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Leisure-Time and Its Components


Today, the Covid-19 virus has us confined in our homes.  Because of it, so many people and children are creating new ways to get through the day in their homes and then sharing it with others.  So, let’s define this word “ leisure.”   There is a general consensus that there are key thoughts in which to consider leisure:

  1. Leisure as Time is time free from obligations (sleeping, eating). Some people argue it is the constructive use of free time.
  2. Leisure as Activity is viewed as activities that children engage in during their free time—activities that are not school oriented or that do not involve life maintenance tasks such as helping or sleeping. Leisure as activity encompasses the activities that we engage in for reasons as varied as relaxation, competition, or growth and may include reading for pleasure, meditating, painting, and participating in sports.  This definition gives no heed to how a child feels while doing the activity; it simply states that certain activities qualify as leisure because they take place during time away from school.  However, as has been argued by many, it is extremely difficult to come up with a list of activities that everyone agrees represents leisure—to some an activity might be a leisure activity and to others it might not necessarily be a leisure activity.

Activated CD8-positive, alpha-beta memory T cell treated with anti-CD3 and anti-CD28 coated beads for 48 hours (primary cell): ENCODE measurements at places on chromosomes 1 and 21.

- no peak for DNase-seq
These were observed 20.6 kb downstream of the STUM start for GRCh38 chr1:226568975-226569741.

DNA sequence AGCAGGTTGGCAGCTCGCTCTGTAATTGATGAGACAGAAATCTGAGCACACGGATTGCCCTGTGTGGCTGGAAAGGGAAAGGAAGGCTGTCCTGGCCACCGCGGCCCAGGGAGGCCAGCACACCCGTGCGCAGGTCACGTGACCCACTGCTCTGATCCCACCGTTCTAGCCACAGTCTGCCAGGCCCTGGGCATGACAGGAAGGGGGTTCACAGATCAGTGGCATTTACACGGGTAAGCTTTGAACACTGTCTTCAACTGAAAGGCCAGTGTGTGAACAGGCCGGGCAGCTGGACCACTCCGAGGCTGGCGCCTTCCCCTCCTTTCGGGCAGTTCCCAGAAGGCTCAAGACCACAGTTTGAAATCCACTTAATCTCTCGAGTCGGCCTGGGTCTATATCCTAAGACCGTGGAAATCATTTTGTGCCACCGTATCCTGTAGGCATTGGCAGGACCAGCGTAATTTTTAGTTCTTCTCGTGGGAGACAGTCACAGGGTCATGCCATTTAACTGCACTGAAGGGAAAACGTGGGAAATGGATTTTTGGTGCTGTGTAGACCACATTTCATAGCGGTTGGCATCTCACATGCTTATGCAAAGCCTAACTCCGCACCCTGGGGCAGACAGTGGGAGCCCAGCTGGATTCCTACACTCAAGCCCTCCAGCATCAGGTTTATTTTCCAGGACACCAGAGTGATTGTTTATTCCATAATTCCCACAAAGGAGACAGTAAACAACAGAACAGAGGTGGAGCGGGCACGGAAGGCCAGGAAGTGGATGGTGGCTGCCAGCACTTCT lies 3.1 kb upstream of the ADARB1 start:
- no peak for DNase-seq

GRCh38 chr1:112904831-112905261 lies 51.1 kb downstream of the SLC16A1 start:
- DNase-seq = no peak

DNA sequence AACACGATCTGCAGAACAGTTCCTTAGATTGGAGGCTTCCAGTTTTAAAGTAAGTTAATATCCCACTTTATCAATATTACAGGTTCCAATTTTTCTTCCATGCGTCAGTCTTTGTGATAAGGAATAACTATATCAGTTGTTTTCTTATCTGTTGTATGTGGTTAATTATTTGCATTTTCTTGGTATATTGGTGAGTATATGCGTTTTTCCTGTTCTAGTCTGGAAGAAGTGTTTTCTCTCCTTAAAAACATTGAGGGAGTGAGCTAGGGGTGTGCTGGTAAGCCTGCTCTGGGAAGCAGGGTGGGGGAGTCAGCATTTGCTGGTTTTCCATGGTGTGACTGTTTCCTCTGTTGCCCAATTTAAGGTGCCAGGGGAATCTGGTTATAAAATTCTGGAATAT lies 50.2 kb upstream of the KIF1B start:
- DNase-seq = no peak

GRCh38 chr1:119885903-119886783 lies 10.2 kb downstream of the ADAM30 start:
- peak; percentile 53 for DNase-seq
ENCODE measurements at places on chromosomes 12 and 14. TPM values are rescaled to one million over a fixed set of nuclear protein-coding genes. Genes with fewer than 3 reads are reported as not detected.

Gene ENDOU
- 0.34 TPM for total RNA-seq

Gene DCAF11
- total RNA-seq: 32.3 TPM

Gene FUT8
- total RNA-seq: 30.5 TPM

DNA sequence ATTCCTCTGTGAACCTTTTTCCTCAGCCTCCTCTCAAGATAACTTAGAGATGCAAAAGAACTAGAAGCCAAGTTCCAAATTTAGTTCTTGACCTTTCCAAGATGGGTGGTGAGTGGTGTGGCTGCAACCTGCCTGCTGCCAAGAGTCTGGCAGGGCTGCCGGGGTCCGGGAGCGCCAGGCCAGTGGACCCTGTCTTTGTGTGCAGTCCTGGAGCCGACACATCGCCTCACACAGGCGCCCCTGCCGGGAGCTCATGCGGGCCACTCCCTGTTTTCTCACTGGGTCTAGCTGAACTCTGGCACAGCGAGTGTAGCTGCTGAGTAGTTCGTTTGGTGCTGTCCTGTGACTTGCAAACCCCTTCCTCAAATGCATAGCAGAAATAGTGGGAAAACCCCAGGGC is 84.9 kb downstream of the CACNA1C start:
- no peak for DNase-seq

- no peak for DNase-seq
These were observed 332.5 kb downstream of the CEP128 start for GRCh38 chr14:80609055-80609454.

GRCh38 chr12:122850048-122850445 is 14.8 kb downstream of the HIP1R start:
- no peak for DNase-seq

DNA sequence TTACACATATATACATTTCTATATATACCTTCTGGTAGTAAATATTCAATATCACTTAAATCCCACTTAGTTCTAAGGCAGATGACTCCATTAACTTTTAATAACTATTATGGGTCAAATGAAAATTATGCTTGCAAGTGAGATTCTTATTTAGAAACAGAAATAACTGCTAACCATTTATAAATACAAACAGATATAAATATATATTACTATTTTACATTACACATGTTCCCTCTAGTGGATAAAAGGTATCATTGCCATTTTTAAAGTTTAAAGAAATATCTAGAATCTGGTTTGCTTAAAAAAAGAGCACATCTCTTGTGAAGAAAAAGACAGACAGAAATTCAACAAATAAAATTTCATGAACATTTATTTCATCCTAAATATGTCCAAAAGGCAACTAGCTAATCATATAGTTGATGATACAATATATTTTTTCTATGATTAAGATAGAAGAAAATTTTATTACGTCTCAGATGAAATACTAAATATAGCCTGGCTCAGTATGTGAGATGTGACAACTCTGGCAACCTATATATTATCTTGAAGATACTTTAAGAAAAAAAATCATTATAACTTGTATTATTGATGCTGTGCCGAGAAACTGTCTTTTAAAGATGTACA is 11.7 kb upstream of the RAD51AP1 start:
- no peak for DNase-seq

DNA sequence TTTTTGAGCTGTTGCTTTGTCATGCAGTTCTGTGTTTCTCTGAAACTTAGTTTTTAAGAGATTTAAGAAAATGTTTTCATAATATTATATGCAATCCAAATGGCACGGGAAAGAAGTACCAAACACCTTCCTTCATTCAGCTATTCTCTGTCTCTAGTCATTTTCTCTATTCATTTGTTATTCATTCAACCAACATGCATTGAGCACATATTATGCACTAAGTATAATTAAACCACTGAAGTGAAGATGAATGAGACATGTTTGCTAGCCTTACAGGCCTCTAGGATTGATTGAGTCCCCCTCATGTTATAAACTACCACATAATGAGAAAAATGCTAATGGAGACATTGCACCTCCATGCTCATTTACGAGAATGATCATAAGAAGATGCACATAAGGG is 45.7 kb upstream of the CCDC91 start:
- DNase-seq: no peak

3. Leisure as State of Mind is much more subjective in that it considers the individual’s perception of an activity. Concepts such as freedom, motivation, competence and positive affect are critical to determining whether an experience is leisure or not leisure.
  4. Perceived freedom refers to an individual’s ability to choose the activity or experience in that the individual is free from other obligations as well as has the freedom to act without control from others. Perceived freedom also involves the absence of external constraints to participation.
  5. The second requirement of leisure as state of mind, motivation, means that the child is moved from within to participate. The person is not influenced by external factors (e.g., people or reward) and the experience results in personal feelings of satisfaction, enjoyment, and gratification.
  6. Competence is also critical to leisure defined as state of mind. Perceived competence refers to the skills children believe they have and whether their skill levels are in line with the challenges by an experience.  Perceived competence relates strongly to satisfaction and for successful participation to occur, the skill-to-challenge must be appropriate.
  7. Positive affect, the final key component of leisure as state of mind, refers to a child’s sense of choice, or the feeling a child has when they have some control over the process that is tied to the experience. Positive affect refers to enjoyment, and this enjoyment comes from a sense of choice.

What may be a leisure experience for one child may not be for another; whether an experience is leisure depends on many factors.   Enjoyment, motivation, and choice are three of the most important of these factors.  Therefore, when different individuals engage in the same activity, their state of mind can differ drastically.

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